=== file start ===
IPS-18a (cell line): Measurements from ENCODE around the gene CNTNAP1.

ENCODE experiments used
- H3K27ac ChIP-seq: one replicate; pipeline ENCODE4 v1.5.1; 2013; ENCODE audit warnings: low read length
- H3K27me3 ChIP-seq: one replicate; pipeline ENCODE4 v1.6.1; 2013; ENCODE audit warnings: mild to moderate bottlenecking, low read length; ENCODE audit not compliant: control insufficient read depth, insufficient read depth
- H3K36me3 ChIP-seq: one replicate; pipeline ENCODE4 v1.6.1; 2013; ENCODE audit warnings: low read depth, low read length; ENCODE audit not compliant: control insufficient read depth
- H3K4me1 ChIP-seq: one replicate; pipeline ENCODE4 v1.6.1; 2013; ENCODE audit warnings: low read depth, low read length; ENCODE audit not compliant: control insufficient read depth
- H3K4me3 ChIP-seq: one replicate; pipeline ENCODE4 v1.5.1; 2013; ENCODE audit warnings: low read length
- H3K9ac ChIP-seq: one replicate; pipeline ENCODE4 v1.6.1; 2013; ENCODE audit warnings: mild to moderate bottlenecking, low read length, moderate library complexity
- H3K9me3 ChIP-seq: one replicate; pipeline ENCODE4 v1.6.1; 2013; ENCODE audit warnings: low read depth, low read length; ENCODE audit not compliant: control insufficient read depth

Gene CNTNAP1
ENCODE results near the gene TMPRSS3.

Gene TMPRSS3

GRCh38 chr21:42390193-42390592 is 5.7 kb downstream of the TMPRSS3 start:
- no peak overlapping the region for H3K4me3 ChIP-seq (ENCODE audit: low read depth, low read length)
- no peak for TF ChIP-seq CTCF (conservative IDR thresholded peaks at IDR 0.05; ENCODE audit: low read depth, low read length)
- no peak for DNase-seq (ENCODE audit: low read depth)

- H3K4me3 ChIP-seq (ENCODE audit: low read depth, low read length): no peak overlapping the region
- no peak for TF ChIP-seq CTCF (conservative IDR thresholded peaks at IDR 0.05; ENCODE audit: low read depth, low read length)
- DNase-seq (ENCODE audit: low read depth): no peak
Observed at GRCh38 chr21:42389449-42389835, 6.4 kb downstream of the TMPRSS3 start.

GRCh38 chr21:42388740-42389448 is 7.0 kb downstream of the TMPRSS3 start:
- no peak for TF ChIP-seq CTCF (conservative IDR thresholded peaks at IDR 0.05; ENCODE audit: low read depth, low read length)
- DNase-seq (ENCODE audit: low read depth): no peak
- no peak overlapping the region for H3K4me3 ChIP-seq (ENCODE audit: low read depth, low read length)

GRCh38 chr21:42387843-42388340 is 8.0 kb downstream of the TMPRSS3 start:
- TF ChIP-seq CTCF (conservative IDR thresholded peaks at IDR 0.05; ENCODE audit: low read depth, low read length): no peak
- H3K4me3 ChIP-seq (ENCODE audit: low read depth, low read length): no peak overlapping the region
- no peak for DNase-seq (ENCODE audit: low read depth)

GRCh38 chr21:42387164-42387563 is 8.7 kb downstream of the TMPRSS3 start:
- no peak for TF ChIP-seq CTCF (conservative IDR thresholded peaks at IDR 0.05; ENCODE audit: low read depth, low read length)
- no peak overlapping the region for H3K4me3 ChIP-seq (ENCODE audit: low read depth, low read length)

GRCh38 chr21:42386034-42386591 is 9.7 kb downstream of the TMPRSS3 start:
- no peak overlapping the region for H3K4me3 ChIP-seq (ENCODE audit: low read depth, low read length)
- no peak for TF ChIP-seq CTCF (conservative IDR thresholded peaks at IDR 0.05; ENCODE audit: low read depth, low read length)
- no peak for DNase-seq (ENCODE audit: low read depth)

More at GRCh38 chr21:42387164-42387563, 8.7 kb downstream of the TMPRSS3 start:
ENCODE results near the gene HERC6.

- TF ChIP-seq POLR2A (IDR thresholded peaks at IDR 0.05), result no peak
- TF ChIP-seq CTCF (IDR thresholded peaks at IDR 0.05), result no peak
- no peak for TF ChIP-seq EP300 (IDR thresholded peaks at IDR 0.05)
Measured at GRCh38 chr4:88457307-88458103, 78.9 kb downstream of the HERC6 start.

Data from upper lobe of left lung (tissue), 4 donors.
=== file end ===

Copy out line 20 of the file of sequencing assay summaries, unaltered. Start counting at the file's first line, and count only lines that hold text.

Observed at GRCh38 chr21:42389449-42389835, 6.4 kb downstream of the TMPRSS3 start.